This text covers the fundamentals of cryptography, which is concerned with methods of security in the storage and transportation of information. Computers are now found in every layer of society, and information is being communicated and processed automatically on a large scale. Examples include medical and financial files, automatic banking, video-phones, pay-tv, facsimiles, tele-shopping, and global computer networks. The book will be of value to advanced students and researchers involved in data protection and information processing, especially electrical engineers and people working in informatics and computer science.
|Handbook of Applied Cryptography|
|Authors: Alfred J. Menezes, Paul
C. Van Oorschot, Scott A. Vanstone
Cryptography, in particular public-key cryptography, has emerged in the last 20 years as a very serious discipline that is not only the subject of an enormous amount of research, but is providing the basis for information security in many applications. This Handbook will serve as a valuable reference for the novice as well as for the expert who needs a wider scope of coverage within the area of cryptography.
|Encyclopedia of Cryptography|
|Author: David E. Newton
David E. Newton, a former mathematics and science teacher with a doctorate from Harvard, is now a freelance writer who has authored scores of books on science and social issues. His latest effort is a fascinating new reference on cryptology. As the author states near the end of the book, interest in cryptology has increased with the invention of the computer, and he has tried to provide enough information for interested persons to understand basic concepts and obtain additional information.
With entries arranged alphabetically, this monograph surveys codes from ancient history through modern electronic media. The 550 entries vary from a short sentence to several pages in length, with most being about half a page. The book is well illustrated, with 42 black-and-white photographs and numerous line drawings of instruments and codes. Entries cover biographies of individuals such as Edgar Allen Poe, who used cryptology in some of his stories, and mathematician Alan Turing, who worked as a cryptanalyst during World War II; entries also cover significant military and diplomatic events. In addition, a variety of applications is examined in entries such as literary cryptology, hobo codes, sign language, and universal product codes. Several unsolved codes are also presented for users seeking a challenge in cryptanalysis.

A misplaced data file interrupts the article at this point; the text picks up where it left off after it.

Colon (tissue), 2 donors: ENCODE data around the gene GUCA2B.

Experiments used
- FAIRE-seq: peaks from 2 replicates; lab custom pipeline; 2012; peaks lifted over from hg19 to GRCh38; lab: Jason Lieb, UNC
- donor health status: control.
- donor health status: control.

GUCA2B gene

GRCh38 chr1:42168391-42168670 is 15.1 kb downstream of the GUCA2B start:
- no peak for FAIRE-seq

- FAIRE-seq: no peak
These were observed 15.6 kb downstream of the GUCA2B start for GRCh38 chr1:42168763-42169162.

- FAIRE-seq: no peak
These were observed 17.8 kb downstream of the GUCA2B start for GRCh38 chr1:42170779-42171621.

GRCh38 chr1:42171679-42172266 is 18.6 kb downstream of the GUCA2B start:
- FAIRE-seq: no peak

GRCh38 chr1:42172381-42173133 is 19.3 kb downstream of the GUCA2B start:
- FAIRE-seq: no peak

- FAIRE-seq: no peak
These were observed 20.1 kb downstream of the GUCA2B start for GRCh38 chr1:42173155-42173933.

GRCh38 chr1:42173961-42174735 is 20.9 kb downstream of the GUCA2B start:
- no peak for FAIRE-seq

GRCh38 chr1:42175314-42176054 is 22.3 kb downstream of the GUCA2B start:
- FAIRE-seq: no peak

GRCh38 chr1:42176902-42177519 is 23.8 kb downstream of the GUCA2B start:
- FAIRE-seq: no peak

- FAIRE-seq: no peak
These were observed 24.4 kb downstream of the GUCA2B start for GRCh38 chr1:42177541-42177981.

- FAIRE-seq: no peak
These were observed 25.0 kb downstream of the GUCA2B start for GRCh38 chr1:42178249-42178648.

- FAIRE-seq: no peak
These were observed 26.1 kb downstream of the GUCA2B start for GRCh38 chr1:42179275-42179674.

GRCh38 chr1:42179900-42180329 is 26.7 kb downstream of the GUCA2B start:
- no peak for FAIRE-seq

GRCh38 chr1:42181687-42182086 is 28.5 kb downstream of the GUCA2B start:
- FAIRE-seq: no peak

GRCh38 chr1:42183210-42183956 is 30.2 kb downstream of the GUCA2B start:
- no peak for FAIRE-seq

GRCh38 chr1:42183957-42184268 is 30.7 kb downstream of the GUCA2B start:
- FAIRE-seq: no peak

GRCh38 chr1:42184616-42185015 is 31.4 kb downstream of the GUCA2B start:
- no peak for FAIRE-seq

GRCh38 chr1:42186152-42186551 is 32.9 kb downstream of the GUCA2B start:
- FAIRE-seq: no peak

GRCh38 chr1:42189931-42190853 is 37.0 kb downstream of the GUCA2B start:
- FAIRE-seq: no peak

|Code Breaking : A History and Exploration|
|Authors: Rudolf Kippenhahn, Ewald
A brief history of cryptographyencoding and decoding messages from ancient times to the present, including technical details of various systems used in the transmission of secret information. Kippenhahn (100 Billion Suns: The Birth, Life, and Death of the Stars, 1983), a former professor of astronomy and astrophysics at the University of G"ttingen and a former director of the Max Planck Institute for Astrophysics, in Munich, leads the reader into the arcane world of intricate number puzzles, secret keys, codebooks, and other devices often used by the military, undercover agents, and organizations such as the Ku Klux Klan to avoid detection by enemies and the public. Citing anecdotes in history, the author tells of the Greek historian Polybius, who devised cipher codes; of Herodotus sending secret messages warning of a Persian invasion at Thermopylae; of Scotland being betrayed when encoded messages from its supporters against Queen Elizabeth were found; of Jefferson's key wheel, used by the US Army until 1920; and of the discovery of the famous Zimmermann telegram from Germany, which helped propel the US into WWI. Kippenhahn writes at length about the ingenious German code ``Enigmait was changed daily, growing more complicated over time. After many years of effort in the 1930s and later, the code was finally broken by three Polish mathematicians and Englishman Alan Turing. The Allies in WWII were then able to intercept military orders and plans the Nazis thought were beyond penetration. Today computers can process huge amounts of encoded data and do elaborate mathematical manipulations in a relatively short time. Will interest math mavens and computer junkies, but despite the fascinating anecdotes, the large mass of technical info may discourage reders who are less agile at manipulating numbers.